On March 31st, on the eve of the 2017 American Association for Cancer Research (AACR) annual meeting in Washington D.C., Merck & Co. and Bristol-Myers Squibb (BMS) both announced extensions of their ongoing partnerships with Incyte, Corp., whose targeted therapy and immuno-oncology portfolio was featured in over 20 abstracts.
The extension of the 2015 Incyte and Merck Phase III clinical collaboration for the first-line combinational treatment for advanced melanoma using Incyte’s IDO1 inhibitor epacadostat and Merck’s anti-PD-1 Keytruda (pembrolizumab), adds four new tumor types: non-small cell lung cancer (NSCLC), bladder cancer, renal cell carcinoma (RCC), and squamous cell carcinoma of the head and neck (SCCHN).
The extension of the partnership between BMS and Incyte includes a cohort expansion of the ECHO-204 study established in 2014. This collaboration included a Phase I/II clinical investigation of epacadostat in combination with BMS’s anti-PD-1 Opdivo (nivolumab) as the first-line treatment for melanoma. The partnership will also include new Phase III registrational studies of this combination therapy as the first-line treatment for NSCLC (across the spectrum of PD-L1 expression) and the first-line treatment for head and neck cancer.
In addition to their anti-PD-1 partnerships, Incyte is also investigating possible combinational therapies with Roche’s anti-PD-L1 Tecentriq (atezolizumab) and AstraZeneca’s yet-to-be-approved anti-PD-L1 durvalumab.
IDO1 inhibitors were on display Tuesday at AACR in Washington. Both Incyte and NewLink Genetics — which produces epacadostat’s biggest competitor, indoximod — presented the efficacy of their IDO1 inhibitors taken in combination with immune system checkpoint inhibitors (ICI). NewLink Genetics’ indoximod showed pronounced success rate when combined with Keytruda, with a 52%-59% Overall Response Rate (ORR) when treating melanoma — whereas Keytruda treatment alone hovered in the low 30s. However, people took to Twitter immediately after the presentation to question the significance of these findings, especially when compared to the more robust results from Incyte.
Incyte and NewLink Genetics are not the only two IDO1s currently being investigated. BMS presented data on their own IDO1, BMS-986205, which Faoud Namouni, BMS’s oncology development chief, thinks has the potential to be “one of the most potent in the class.”
IDO1 inhibitors are an attractive option because, unlike systemic inhibitors like PD-1 and CTLA-4, they target the tumor microenvironment, which raises fewer safety concerns. Yet it is still too early to tell whether they will replace anti-CTLA-4s such as Yervoy (ipilimumab), which have shown extremely pronounced efficacy when combined with PD-1 inhibitors like Opdivo. The combination of these two ICIs has shown a 61% objective response rate (ORR) for patients with metastatic melanoma. However, this combination therapy also exhibits increased adverse events when compared to either drug alone.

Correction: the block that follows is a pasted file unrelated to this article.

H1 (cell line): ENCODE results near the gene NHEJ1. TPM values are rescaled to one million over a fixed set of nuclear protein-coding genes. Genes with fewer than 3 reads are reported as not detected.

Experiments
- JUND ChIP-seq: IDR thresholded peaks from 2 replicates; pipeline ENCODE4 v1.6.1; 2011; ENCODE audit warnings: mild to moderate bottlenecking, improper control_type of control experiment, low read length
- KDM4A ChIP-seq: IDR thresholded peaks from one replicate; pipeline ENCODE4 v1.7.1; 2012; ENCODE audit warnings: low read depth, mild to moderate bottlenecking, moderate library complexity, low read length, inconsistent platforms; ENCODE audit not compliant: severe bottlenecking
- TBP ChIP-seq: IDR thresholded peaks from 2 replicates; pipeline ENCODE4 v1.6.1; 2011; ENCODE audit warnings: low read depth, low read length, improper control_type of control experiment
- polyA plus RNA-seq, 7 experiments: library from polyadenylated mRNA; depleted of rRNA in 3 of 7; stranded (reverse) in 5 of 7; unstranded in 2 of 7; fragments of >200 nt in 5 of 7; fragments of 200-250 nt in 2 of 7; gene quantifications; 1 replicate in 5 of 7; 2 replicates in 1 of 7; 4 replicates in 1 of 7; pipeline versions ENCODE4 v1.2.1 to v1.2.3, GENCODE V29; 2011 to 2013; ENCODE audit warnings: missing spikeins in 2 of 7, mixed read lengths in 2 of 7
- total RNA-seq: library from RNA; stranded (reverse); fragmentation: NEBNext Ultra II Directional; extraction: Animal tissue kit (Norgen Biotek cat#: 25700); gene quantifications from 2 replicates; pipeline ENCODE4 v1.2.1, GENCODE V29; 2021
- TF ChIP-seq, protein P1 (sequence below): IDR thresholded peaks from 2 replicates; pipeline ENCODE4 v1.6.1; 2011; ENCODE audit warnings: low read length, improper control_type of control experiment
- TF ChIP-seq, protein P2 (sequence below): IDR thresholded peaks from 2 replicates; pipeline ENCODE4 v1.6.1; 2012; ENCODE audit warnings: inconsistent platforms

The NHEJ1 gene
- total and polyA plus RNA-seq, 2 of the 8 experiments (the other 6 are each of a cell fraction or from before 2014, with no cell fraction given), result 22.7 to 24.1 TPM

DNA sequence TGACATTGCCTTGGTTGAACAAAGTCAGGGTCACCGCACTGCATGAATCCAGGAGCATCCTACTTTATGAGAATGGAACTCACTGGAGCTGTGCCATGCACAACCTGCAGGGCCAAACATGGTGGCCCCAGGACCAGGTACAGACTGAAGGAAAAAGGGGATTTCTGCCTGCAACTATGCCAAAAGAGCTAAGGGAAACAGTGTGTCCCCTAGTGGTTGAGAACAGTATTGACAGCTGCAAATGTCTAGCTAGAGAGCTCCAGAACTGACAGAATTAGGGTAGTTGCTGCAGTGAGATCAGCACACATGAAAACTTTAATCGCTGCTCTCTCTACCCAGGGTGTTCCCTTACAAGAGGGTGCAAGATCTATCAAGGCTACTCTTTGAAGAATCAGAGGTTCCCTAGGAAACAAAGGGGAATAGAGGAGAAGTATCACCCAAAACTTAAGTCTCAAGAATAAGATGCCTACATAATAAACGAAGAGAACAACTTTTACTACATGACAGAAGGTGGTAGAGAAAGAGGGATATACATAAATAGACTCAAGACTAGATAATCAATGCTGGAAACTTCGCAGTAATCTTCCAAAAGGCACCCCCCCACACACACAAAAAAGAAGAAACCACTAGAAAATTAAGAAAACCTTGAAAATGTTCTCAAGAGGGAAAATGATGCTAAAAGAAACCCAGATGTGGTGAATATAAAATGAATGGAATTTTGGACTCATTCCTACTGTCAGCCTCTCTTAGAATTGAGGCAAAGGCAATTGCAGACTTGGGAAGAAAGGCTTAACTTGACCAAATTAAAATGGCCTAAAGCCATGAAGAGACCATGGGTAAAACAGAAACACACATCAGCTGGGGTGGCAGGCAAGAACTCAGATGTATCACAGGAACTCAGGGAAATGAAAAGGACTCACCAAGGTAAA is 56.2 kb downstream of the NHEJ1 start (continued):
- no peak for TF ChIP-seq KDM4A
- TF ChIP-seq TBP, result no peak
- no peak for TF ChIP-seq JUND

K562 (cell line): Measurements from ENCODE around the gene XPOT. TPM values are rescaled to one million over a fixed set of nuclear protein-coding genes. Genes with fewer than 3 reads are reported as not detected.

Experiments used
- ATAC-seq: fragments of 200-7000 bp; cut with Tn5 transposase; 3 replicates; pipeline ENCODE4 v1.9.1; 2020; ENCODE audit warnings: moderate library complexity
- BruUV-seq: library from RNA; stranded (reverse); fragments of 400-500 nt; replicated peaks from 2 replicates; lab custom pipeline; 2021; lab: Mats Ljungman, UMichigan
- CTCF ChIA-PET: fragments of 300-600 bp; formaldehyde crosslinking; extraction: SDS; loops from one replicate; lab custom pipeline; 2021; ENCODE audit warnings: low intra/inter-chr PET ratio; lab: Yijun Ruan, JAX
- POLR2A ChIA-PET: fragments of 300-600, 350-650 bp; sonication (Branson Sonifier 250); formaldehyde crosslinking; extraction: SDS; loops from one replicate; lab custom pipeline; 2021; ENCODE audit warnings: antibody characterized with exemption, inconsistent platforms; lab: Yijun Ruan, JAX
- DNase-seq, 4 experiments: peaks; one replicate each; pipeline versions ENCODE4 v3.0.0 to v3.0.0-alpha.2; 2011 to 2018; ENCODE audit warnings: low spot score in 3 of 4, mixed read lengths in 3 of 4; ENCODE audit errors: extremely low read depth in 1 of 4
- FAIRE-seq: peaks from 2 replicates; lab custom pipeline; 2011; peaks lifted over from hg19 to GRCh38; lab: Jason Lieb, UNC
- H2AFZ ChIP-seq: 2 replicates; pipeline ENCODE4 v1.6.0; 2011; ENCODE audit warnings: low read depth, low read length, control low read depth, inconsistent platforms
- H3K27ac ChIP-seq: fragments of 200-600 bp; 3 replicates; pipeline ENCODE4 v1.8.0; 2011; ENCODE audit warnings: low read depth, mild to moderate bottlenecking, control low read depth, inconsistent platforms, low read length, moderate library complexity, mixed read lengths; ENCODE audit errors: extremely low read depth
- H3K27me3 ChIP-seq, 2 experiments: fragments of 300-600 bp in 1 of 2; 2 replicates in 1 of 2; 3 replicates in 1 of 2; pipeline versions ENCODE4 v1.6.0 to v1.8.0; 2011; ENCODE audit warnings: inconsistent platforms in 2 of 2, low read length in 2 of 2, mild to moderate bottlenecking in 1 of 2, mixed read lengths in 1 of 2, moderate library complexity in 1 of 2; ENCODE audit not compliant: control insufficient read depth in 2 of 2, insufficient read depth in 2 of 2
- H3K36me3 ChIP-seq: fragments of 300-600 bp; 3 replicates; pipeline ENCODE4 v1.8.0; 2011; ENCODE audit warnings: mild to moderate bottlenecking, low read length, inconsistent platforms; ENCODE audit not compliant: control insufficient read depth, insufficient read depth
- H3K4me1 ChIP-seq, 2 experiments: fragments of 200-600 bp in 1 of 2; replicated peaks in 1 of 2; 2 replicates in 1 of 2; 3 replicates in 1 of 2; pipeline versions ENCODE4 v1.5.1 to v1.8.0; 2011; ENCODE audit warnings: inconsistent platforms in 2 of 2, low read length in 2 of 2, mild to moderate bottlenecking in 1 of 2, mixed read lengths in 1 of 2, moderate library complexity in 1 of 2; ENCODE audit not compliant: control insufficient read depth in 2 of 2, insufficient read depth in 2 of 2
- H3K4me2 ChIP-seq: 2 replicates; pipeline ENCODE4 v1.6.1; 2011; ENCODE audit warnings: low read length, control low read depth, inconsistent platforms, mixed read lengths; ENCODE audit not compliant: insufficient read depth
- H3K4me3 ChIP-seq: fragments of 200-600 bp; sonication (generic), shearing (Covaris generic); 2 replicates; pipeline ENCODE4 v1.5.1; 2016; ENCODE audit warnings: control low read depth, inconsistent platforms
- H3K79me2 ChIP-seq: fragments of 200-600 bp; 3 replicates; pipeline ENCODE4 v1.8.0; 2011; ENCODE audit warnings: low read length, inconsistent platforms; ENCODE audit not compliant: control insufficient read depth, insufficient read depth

IDO1 inhibitors promote an increased immune cells response, which can be used to target cancer cells. Inhibiting IDO1 decreases kynurenine, a metabolite of tryptophan known to quell immune response by deactivating dendritic cells, NK cells, and T-lymphocytes. IDO1 inhibitors appear to have a more far-reaching promotion of an immune response compared to anti-CTLA-4, as well as being easier for patients to handle due to decreased adverse effects.
Opdivo, which had to overcome several hurdles this year—one of which being results that showed little to no improvement over chemotherapy treatment—found a bright note this year at AACR, as it showed a 5-year survival rate of 16% for patients with advanced NSCLC taking Opdivo alone. Historically, the survival rate for NSCLC is 5%.
The forecast for the oncological immunotherapy continues to be one of the most erratic in the pharmaceutical sector as companies continue to spread their arms between therapeutics. Six months ago saw forecasts at $34b by 2024, but now the estimates vary from $75.8b in 2022 to $119b in 2021, depending on the source.
Dr. Challener is an established industry editor and technical writing expert in the areas of chemistry and pharmaceuticals. She writes for various corporations and associations, as well as marketing agencies and research organizations, including That’s Nice and Nice Insight.